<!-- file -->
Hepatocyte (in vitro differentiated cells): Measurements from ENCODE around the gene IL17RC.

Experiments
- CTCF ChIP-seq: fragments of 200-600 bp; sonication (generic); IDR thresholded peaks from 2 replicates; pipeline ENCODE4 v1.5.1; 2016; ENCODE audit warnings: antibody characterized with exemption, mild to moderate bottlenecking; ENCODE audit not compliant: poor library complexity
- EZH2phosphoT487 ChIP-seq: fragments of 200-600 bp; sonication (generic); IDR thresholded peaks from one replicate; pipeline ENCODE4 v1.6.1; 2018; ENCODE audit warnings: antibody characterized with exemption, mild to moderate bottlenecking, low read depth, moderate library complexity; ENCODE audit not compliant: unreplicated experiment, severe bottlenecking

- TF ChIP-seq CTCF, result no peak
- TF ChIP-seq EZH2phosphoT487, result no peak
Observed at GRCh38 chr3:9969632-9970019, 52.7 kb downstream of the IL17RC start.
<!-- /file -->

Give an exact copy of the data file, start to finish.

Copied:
Hepatocyte (in vitro differentiated cells): Measurements from ENCODE around the gene IL17RC.

Experiments
- CTCF ChIP-seq: fragments of 200-600 bp; sonication (generic); IDR thresholded peaks from 2 replicates; pipeline ENCODE4 v1.5.1; 2016; ENCODE audit warnings: antibody characterized with exemption, mild to moderate bottlenecking; ENCODE audit not compliant: poor library complexity
- EZH2phosphoT487 ChIP-seq: fragments of 200-600 bp; sonication (generic); IDR thresholded peaks from one replicate; pipeline ENCODE4 v1.6.1; 2018; ENCODE audit warnings: antibody characterized with exemption, mild to moderate bottlenecking, low read depth, moderate library complexity; ENCODE audit not compliant: unreplicated experiment, severe bottlenecking

- TF ChIP-seq CTCF, result no peak
- TF ChIP-seq EZH2phosphoT487, result no peak
Observed at GRCh38 chr3:9969632-9970019, 52.7 kb downstream of the IL17RC start.